Omanyala eyes Kenya mark at Tokyo 2020

Tuesday, June 22nd, 2021 00:00 | By
Ferdinand Omanyala celebrates his historic win last week in Kasarani. Photo/PD/DAVID NDOLO

Sprinter Ferdinand Omanyala was the biggest surprise inclusion as  Athletics Kenya named the track and field squad to next month’s Tokyo Olympic Games.

Omanyala set a jaw-dropping 10.02 seconds at the national trials with Mark Otieno (10.05) coming second to also qualify.

Kennedy Ondieki was the first Kenyan to take part in 100m and 200m at the Seoul 1988 Olympics and there has been no other athlete to follow in his footsteps. 

Omanyala is a Bachelor of Science student at the College of Biological and Physical Sciences at the University of Nairobi, while Otieno is a senior human resource officer at a state corporation in Nairobi.

“I want to show the world that Kenya has good sprinters able to face off with the best in the world. I know it will be a great occasion for the country,” said Omanyala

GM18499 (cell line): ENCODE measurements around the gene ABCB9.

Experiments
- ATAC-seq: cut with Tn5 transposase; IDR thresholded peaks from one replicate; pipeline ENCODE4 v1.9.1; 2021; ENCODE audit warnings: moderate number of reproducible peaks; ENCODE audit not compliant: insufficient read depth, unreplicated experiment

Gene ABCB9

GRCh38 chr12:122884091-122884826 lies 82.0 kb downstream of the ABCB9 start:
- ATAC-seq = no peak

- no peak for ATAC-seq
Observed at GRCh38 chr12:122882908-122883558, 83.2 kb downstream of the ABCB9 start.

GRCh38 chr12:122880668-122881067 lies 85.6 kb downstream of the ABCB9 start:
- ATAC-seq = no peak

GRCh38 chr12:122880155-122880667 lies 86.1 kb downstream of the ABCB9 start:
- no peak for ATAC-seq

For Omanyala, it was a case of an athlete given a second chance especially after the AK and the Ministry of Sports repeatedly said no athlete who has served a doping ban will ever don Kenya colours.

The 25-year-old served a 14-month ban in 2017 after being found guilty of using a prohibited substance by the Kenya’s anti-doping  agency, Adak.

Second chance

“I thank God for the second chance I have been given. I have personally learnt  from my past mistakes. I served my ban and I should be an example for athletes not to repeat my mistakes,” Omanyala said after being named in the team.

The former rugby player who only switched to athletics  five years ago says he is moving willing to work with relevant agencies to fight the vice.

“I was delighted to share my story with fellow athletes during a mandatory anti-doping seminar in Nairobi. I feel such sessions will be important for all the athletes,” added Omanyala.

Athletics Kenya senior vice president and director of competitions Paul Mutwii says several considerations were made before Omanyala was included in the team.

“It was not entirely Omanyala’s doing and he acknowledged as much. We have decided to give him a second chance because he is a young athlete with huge prospects,” said Mutwii.

“This should not, however, be interpreted that we are condoning doping. Kenya is still category A in the watch list of risk countries, a situation we want changed. So we still maintain we shall not accept dopers.”

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